The following year, Berra returned to the coaching staff of the Yankees and in 1984, Steinbrenner, the principal owner of the New York Yankees, offered Berra the job of manager.
Now it is important to mention here that in the baseball business, when managers don't maintain a sufficient number of wins, they get fired. It happens a lot and Steinbrenner was notorious for his propensity for whimsical firings. Berra was well aware of the dangers of baseball firings but agreed to take the job after receiving assurances by Steinbrenner that he would not be fired. But the impatient Steinbrenner did fire Berra. However, instead of firing him in person, Steinbrenner sent Clyde King to deliver the sad news. The fact that Berra was fired was, in and of itself, devastating, but the way in which the firing was carried out had left a bitter taste in Berra's mouth. Consequently, Yogi vowed never to return to the Yankee Stadium so long as Steinbrenner owned the Team.
In 1998, the Yogi Berra Museum and Learning Center at Montclair State University in New Jersey opened its door for the first time. The statement of its philosophy reads in part “... to preserve and promote the values of respect, sportsmanship, social justice and excellence.” Not surprisingly, they are the qualities which Yogi Berra has exemplified throughout his career. In six decades as a public figure, Yogi Berra maintains a reputation without scandal or vice and his celebrity has flourished.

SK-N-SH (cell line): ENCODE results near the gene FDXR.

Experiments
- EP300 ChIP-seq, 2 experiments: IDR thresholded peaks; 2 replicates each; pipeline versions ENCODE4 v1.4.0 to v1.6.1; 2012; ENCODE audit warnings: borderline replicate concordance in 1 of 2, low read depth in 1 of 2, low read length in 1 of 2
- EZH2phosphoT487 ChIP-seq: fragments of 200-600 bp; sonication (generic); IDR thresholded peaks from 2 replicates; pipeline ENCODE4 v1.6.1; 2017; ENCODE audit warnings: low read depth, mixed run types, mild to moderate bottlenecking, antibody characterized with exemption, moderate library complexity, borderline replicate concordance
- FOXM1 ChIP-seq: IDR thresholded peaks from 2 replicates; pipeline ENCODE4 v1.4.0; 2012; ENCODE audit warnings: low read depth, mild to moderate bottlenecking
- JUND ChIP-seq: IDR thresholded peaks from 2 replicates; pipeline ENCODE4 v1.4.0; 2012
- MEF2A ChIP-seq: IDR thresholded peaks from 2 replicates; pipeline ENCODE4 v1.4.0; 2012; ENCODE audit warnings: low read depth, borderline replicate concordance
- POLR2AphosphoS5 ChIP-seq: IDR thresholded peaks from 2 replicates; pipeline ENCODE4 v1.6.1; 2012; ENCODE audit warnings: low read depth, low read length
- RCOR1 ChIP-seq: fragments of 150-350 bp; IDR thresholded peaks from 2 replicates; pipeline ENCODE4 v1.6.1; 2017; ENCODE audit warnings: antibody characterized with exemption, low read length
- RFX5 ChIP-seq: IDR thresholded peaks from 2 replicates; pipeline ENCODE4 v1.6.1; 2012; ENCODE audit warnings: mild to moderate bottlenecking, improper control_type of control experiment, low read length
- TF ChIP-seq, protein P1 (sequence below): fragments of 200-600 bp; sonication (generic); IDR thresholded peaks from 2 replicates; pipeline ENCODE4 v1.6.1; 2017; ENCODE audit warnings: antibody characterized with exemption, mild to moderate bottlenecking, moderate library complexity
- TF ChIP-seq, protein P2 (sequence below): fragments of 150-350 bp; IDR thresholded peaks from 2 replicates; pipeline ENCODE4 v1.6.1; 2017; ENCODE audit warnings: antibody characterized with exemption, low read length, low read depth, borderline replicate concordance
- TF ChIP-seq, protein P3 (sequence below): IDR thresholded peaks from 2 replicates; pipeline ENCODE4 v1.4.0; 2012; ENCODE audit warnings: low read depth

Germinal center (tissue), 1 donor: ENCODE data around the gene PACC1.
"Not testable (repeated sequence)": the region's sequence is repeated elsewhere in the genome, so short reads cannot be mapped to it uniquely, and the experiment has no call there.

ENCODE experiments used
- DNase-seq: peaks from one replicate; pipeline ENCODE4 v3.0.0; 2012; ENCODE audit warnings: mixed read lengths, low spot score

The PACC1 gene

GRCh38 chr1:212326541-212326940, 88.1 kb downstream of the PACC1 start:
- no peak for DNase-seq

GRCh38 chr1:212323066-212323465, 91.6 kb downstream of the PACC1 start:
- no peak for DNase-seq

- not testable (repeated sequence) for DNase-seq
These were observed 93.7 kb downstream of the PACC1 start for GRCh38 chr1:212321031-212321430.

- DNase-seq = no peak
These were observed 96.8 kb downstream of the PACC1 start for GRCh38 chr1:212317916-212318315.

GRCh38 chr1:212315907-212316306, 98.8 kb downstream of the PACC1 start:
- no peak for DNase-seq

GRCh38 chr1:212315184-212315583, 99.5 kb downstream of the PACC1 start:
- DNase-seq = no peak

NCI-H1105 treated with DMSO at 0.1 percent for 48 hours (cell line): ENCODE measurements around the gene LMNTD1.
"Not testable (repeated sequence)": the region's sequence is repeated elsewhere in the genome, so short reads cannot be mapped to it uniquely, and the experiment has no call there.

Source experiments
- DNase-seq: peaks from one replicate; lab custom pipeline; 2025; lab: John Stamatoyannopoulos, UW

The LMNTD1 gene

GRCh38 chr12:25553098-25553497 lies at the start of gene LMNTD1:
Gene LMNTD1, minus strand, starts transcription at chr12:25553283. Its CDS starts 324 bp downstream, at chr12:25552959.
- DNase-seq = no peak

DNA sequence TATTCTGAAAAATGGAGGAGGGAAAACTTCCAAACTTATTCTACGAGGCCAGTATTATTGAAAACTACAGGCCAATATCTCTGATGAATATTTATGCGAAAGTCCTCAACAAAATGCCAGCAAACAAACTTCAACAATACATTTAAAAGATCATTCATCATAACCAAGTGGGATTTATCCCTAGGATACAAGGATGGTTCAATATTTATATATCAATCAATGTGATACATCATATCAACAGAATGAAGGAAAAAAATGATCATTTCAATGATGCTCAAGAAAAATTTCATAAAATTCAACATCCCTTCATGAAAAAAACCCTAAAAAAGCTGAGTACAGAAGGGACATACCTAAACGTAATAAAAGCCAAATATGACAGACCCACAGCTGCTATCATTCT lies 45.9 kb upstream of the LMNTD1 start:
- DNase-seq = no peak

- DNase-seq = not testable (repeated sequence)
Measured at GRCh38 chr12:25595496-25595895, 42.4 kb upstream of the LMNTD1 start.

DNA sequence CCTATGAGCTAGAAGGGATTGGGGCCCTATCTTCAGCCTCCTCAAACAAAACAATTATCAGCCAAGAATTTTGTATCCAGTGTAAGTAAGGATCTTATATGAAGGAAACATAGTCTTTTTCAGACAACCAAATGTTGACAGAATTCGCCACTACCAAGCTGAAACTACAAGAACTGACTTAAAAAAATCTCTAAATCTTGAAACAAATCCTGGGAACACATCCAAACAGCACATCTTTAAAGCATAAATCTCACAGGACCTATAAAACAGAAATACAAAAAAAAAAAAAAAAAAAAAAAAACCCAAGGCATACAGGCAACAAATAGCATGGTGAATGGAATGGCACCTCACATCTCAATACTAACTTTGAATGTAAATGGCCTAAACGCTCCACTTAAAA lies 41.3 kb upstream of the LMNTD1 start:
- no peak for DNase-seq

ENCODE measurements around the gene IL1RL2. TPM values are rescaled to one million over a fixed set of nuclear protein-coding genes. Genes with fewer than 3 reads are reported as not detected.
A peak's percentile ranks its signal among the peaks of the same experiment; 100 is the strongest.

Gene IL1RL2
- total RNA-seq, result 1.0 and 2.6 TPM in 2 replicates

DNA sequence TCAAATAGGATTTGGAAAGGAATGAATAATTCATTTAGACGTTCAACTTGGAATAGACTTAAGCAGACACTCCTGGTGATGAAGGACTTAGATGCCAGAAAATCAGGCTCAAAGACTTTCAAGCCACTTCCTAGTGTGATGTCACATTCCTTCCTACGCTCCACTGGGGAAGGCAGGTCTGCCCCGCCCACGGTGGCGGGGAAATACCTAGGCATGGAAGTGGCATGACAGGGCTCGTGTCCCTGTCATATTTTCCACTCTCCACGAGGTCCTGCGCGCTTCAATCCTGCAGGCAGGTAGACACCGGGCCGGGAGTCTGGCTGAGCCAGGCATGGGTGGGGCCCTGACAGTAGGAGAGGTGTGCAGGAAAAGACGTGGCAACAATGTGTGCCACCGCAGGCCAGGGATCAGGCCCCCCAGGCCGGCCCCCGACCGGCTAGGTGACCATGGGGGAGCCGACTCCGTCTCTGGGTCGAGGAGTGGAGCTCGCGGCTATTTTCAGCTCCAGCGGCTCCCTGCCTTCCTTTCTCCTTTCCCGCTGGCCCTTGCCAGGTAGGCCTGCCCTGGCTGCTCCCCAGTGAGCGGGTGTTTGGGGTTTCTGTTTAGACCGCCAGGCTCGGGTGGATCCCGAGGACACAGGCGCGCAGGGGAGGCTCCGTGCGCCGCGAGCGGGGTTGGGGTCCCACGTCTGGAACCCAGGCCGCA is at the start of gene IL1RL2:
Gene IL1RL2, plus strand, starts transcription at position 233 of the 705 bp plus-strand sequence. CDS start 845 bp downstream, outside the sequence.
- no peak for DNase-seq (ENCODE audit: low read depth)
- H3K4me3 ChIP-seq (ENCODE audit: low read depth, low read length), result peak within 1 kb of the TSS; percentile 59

After more than a decade, the standoff between Steinbrenner and Berra endured. As the years passed, Steinbrenner became more and more apologetic and wished to make amends, but Berra would have none of it. Whitey Ford and Mickey Mantle tried desperately to get Berra to return to the Yankee Stadium. Even Berra's sons tried to coax their dad saying that Berra's grandchildren had never seen their grandfather in a Yankee uniform. But still Yogi wouldn't budge. Yogi's wife, Carmen, would ask, “Why are you mad at George?” and Yogi would reply, “You just don't understand.”
Finally, in 1999, radio broadcaster Suzyn Waldman brokered a deal between Berra and Steinbrenner. Steinbrenner would reach out to Berra personally, to apologize for the firing and to welcome Yogi Berra back to the Yankee Stadium wearing his old number “8” uniform.
Yogi thought about it and decided to do it his way or not at all. The meeting would have to take place on Yogi's turf, The Yogi Berra Museum and Learning Center at Montclair State University in New Jersey. When Steinbrenner arrived fifteen minutes behind schedule, Berra greeted him at the door saying, “George, you're late!” Yogi's fourteen-plus year feud with George Steinbrenner was at an end.
From 1947 to 1962, the son of Italian immigrants, Lawrence Peter Berra and the Yankees won ten World Series titles. Berra holds records in World Series games, at bats, hits, singles and doubles. But what he is also well-known for are his witticisms. Yogi Berra had a knack for nonsensical phrases. Perhaps you have heard some of them:
“The future ain't what it used to be” and
“Never answer an anonymous letter” and
“Always go to other people's funerals, otherwise they won't go to yours.”
If these saying sound familiar to you, it might be because , “It's deja vu all over again.”